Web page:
Coach Butch Jones says Tennessee has 'done the right things'

ByBrett McMurphy ESPN logo
Tuesday, May 31, 2016

MIRAMAR BEACH, Fla. -- Tennessee coach Butch Jones, whose school is facing a Title IX lawsuit, defended his program Tuesday at the SEC spring meetings.

Last week, Baylor coach Art Briles was fired and university president Kenneth Starr was stripped of his title after outside law firm Pepper Hamilton's investigation found that school officials mishandled and covered up sexual assault allegations. On Monday, Baylor athletic director Ian McCaw resigned.

"I'm not into comparisons," Jones said when asked how the situations differed at Baylor and Tennessee. "All I can speak on is the University of Tennessee. I feel strongly as everybody in our organization that we've done the right things. I'm proud of the culture that we have built."

Jones added that his father was a chief of police for 37 years, an uncle was a law enforcement officer, and he has a "great deal" of friends within the FBI.

In March, reported that Jones had two telephone conversations with former Volunteers receiver Drae Bowleson the same day a woman said two Tennessee players sexually assaulted her.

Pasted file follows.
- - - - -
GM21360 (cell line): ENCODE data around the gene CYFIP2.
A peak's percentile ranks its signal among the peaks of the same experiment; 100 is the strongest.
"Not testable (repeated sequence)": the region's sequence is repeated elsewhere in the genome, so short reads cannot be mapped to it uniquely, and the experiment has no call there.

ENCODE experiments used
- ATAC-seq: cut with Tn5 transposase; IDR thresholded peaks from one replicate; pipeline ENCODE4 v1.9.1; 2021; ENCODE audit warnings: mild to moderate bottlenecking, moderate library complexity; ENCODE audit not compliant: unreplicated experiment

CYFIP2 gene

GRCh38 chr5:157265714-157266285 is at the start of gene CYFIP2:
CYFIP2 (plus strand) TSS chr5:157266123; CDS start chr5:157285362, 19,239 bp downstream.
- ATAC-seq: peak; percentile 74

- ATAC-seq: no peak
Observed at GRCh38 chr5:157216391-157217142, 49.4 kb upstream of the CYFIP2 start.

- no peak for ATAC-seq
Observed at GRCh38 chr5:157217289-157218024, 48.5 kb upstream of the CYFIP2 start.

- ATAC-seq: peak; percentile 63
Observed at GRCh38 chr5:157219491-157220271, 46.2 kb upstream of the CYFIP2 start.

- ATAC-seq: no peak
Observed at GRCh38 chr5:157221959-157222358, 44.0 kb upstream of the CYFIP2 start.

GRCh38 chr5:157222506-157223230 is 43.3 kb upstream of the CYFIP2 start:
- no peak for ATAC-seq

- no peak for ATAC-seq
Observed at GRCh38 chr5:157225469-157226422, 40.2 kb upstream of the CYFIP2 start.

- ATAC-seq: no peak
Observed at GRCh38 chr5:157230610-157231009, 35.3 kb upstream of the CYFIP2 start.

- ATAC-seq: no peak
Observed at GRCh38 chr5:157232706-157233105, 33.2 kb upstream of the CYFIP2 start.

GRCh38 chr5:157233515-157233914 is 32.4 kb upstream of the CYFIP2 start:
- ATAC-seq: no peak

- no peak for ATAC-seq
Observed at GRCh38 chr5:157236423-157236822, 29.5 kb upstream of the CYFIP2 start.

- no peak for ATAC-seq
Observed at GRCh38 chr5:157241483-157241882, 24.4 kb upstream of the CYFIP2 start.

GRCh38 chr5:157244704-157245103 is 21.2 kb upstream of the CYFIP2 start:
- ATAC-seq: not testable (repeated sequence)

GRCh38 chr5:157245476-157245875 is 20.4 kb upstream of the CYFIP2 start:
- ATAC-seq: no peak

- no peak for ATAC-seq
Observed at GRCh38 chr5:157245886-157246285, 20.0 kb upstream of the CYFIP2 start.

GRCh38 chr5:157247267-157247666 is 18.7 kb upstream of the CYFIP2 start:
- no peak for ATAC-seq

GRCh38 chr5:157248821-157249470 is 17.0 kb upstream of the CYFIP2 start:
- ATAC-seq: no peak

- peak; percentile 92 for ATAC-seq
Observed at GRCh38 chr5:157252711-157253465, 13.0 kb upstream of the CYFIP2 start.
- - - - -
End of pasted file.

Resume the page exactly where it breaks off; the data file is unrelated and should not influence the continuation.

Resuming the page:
Bowles stated in an affidavit that he was attacked by teammates for helping the woman, a former UT student-athlete. Bowles, who transferred to UT-Chattanooga after the 2014 season, also said that Jones told him he "betrayed the team" by helping the woman.

In February, a Title IX lawsuit was filed against Tennessee by eight women. Seven of the women claimed that UT men's basketball and football players sexually assaulted them. The women claimed the athletics department created a hostile environment and favored athletes, particularly football players, in its investigations and student judiciary process.

Former Tennessee players A.J. Johnson and Michael Williams were indicted for sexually assaulting the woman whom Bowles helped. Johnson and Williams were suspended from UT's football team the day after the woman reported the rape.

Jones was asked Tuesday if Tennessee conducts background checks on potential recruits.

"Everything is about giving a young man an opportunity," Jones said. "Every circumstance, every situation is different. But we're all parents. We try to be as proactive as possible with our background checks.

"Make no mistake about it: The first thing in our recruiting profile is character."